Traveling with kids is most challenging between 3 months and 2,5 years old. Before that, they sleep a lot and over 2,5 years old, they can be entertained with screens, making our job much easier.
Last summer, I took both kids back to France (then 3 years old and 15 months) but luckily it went relatively well. Preparation was key and here are a few things I learnt in the last few years:
- Book a nightlight and plan the stopover wisely
We always take a nightflight back to France with a stopover at the end of the trip (Amsterdam when going back to France, Singapore when coming back) to make sure they sleep during the longest flight. I avoid taking Middle Eastern airlines because the stopover would be in the middle (the kids would sleep a few hours, would have to wake up in the middle, be dragged through the airport and have trouble getting back to sleep on the second flight).
- Ipad and screens
When we take the plane, Elliott has unlimited access to Ipad and screens. I download new Apps and cartoons to keep him entertained and bring his earphones. He usually watches until he is tired and sleeps the rest of the time. Easy.
- Prebook the baby bassinet
Even if you booked an infant ticket, the airline will NOT automatically assign the baby bassinet so call their hotline to make sure you will have it.
Emma had already outgrown it when we travelled (different airlines have different sizes) but I still want it because it guarantees that I will have the front row seat which means more legroom and I use the bassinet to store things, sit Emma for meals…
- First class kid seat
I haven’t tried this yet but plan to buy 2 of them for our next return home. My friends swear by it.
- For children under 2, buying an extra seat will not necessarily make your life easier
For those traveling with a child under 2 and planning to buy an extra seat, you might reconsider and book a premium economy/business ticket instead.
I once traveled with Elliott (then under 2) while pregnant with Emma so decided to buy an extra seat for him. In retrospect, that wasn’t a good idea because he still wanted to sleep on me, and I still had to carry him during take-off and landing and through times of turbulence. He hardly used his own seat. I wish I had taken a larger seat instead.
- Take advantage of the family friendly policies
Most companies nowadays give priority access to families travelling with young children at check-in and boarding. If not the case, ask the staff if you may have priority. Think about how other passengers will feel when your toddler/baby starts screaming and throwing tantrums. Sure, you’re doing this for you but you’re doing it for them too.
- Get on the plane last
Unless you have big hand luggage you need to place in the overhead compartment, board on the plane last. The less time strapped on the plane, the better.
- Stroller and babycarrier
If the airline allows it, take your stroller until the last minute (usually the gate of the plane) as there will be a lot of walking between the moment you enter the airport to getting to the plane.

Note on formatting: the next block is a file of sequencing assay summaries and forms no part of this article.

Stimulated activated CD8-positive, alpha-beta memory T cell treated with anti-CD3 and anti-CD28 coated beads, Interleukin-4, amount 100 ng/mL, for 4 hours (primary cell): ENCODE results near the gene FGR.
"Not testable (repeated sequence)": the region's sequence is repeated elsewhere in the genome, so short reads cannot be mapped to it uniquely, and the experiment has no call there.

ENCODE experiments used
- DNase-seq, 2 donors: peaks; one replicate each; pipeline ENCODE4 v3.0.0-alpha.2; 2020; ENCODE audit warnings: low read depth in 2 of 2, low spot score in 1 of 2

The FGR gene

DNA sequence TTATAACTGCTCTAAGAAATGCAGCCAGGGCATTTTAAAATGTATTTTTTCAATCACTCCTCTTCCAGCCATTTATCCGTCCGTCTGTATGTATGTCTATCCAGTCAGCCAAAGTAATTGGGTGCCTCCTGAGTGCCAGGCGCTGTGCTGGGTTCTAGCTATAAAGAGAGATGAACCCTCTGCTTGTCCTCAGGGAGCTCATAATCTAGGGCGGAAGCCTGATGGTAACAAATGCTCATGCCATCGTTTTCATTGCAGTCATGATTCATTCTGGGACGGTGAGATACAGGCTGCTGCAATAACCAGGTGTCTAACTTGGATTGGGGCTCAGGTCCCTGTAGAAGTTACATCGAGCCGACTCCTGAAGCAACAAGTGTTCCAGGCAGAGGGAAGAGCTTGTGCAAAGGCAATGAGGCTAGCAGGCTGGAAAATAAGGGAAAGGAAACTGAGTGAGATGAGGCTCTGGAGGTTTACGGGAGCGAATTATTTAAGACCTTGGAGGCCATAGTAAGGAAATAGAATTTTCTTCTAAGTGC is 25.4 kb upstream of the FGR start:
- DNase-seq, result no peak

Not all strollers can be taken to the gate and bigger ones have to be sent away together with your luggage. Get in touch with your airline to check if your stroller will be allowed after check-in.
This is why (among other reasons) we have this stroller, which can be folded and placed in the overhead compartment of the plane.
I also take a baby carrier (if I travel alone with two kids then only baby carrier). Remember you wont have your stroller immediately upon landing on the other side and will have to walk quite a bit to get to the luggage belt.
- Toys and books
I always pack puffy stickers for Emma, it doesn’t take space and can kill a precious 15min. She can stick them anywhere: to decorate an empty water bottle, on the airline’s magazine… One of her favorite thing to do is shredding paper so I let her make a mess with the paper bags and tissues.
I always pack a new toy or something they are not usually allowed to, that is small and easy to play with while sitting (a new car, a fake mobile phone, a small pouch containing finger puppets, band aids, bubble wrap paper, an old set of keys, a old wallet with fake cards…)
I usually also pack a book, either an activity book (I love these) or books that provides lots of content (Richard Scarry’s books are great)
What to pack in your hand luggage:
- Diapers and wipes
- Foldable changing mat
- Change of clothes for the kids and one change of top for you
- Ipad with kid Apps and cartoons (I will share some of my favourites in a separate post)
- Kids earphones for the iPad/airplane TV (because the ones given on the plane are too big for their heads)
- Extra blanket (it can get really cold on the plane)
- Sweaters and socks for everyone
- 1 Bottle (I just rinse it with hot water during the flight, because I simply wouldn’t be able to bring enough clean bottles for a 24 hour journey)
- Milk (pack extra as baby will need more hydration than usual)
- Long lasting snacks (ex: raisins, cereals…)
- Basic medicine (paracetamol, allergy related medicine…)
- Antibacterial gel
Have everything organized in separate pouches (ex: one bag for clothes, one bag for snacks…) so you don’t have to go through the entire bag every time you want to get something. I use a lot of Ziplogs whenever I travel.
Traveling with little kids internationally is exhausting and the flight is only one part of it. Once you’ll arrive, you’ll face jetlag. A good rule of thumb is to expect 1 day to adjust for each hour of jetlag but it’s usually much quicker to adjust when traveling from east to west and more difficult the other way around (we usually adjust within 1 day when going back to France but it takes us 5 days the other way around) so don’t forget to take that into consideration when planning a trip.